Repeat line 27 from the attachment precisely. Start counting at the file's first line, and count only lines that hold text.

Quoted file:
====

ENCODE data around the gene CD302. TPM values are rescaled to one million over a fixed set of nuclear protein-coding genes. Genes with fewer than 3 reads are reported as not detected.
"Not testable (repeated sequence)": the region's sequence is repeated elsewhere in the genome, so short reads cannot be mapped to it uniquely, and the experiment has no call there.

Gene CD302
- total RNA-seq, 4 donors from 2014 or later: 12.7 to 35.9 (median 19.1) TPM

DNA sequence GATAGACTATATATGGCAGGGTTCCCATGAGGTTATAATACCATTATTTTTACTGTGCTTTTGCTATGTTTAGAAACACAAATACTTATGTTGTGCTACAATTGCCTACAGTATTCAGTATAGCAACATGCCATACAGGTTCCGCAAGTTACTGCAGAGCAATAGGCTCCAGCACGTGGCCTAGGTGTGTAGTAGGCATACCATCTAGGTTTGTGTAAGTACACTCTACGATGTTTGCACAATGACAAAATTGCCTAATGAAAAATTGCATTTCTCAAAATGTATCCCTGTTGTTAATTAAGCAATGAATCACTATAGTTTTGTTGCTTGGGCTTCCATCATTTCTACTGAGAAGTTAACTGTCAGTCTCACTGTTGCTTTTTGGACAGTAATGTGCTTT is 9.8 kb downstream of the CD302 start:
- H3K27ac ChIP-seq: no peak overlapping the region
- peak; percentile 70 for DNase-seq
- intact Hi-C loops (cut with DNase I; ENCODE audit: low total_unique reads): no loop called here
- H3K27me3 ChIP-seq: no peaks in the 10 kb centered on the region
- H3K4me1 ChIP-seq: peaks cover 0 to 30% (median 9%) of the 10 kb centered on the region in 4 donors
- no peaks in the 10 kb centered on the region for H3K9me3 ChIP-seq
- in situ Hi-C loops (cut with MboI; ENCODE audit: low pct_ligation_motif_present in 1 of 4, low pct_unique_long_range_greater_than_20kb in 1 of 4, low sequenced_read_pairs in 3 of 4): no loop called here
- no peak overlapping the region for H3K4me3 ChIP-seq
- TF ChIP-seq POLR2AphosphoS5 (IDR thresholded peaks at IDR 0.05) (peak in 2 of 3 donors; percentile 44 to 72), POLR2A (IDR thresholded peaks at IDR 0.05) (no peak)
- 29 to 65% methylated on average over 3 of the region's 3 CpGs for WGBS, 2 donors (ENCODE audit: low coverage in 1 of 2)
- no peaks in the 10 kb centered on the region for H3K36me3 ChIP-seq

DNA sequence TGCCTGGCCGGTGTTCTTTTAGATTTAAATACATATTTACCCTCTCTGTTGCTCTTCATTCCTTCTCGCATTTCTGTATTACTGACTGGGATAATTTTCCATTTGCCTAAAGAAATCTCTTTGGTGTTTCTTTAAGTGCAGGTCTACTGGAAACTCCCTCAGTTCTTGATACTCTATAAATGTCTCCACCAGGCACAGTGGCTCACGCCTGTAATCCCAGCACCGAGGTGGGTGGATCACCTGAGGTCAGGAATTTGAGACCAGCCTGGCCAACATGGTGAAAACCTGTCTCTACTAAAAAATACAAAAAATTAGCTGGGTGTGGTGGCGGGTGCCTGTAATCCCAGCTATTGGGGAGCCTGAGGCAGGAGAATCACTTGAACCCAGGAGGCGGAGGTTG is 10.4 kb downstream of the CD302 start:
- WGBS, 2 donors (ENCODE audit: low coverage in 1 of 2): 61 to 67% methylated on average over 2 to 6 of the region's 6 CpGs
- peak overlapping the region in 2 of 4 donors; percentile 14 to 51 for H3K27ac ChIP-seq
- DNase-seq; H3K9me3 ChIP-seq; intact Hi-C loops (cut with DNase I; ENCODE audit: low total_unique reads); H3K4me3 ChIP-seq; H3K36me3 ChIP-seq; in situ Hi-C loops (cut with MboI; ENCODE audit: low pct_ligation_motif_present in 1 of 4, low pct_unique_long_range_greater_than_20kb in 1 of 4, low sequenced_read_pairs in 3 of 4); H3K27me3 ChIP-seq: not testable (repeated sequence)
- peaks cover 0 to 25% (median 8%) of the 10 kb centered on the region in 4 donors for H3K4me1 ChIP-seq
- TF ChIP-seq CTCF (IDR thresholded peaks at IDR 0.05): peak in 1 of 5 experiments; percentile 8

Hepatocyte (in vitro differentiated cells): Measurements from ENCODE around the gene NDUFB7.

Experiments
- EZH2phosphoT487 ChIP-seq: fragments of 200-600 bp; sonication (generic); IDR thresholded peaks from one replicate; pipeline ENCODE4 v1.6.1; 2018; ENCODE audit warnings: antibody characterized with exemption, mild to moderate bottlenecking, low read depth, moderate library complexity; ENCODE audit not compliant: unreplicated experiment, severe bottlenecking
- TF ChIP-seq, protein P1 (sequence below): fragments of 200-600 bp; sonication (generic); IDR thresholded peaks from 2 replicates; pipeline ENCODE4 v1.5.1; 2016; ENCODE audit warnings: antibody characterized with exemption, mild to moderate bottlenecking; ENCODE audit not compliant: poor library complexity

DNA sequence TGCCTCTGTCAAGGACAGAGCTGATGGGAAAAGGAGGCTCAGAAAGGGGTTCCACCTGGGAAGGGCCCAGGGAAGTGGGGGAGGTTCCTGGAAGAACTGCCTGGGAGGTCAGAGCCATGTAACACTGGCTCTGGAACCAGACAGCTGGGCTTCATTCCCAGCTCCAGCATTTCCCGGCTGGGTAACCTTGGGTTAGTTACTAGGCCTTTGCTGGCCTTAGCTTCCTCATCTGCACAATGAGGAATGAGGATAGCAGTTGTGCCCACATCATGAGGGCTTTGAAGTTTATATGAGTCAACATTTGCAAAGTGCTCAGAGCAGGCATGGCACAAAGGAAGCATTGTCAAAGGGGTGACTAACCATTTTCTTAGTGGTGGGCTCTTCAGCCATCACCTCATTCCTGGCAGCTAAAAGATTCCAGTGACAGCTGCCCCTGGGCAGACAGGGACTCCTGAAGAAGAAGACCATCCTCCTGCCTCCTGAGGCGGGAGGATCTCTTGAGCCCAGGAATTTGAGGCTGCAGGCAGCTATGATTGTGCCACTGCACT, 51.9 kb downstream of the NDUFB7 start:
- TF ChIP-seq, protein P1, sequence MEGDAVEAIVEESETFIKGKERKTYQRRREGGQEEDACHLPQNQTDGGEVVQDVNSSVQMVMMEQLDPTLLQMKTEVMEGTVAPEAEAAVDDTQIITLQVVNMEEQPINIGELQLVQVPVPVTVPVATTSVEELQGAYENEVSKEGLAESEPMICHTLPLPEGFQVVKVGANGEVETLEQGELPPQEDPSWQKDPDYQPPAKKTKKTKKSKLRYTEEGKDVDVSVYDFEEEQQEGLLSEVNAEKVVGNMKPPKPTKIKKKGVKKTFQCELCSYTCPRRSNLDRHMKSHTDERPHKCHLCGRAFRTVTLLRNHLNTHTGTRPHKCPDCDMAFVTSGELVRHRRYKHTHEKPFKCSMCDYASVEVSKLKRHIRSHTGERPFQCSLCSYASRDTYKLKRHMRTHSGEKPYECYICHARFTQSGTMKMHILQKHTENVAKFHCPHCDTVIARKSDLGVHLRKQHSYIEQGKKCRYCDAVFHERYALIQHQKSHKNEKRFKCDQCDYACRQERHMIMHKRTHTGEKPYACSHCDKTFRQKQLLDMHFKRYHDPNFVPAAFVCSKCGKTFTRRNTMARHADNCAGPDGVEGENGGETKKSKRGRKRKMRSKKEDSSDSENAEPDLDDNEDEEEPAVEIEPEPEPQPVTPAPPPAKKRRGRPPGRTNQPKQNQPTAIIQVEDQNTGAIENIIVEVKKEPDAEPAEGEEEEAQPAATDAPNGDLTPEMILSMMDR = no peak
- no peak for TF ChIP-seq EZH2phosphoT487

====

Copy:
DNA sequence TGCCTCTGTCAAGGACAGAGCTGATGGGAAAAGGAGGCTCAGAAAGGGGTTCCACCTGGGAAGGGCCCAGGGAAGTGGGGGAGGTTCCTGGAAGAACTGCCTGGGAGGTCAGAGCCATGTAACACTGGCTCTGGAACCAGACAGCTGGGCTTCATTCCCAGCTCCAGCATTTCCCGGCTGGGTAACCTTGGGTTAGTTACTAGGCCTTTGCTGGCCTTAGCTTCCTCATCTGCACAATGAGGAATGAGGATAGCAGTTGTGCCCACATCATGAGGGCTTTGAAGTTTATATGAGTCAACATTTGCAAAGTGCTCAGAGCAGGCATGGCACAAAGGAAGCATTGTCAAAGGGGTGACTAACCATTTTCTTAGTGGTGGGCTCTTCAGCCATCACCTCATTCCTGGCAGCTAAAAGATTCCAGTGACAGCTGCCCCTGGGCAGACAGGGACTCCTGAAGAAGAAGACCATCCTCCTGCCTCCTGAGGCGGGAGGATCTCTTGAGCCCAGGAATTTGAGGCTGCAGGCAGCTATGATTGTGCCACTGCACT, 51.9 kb downstream of the NDUFB7 start: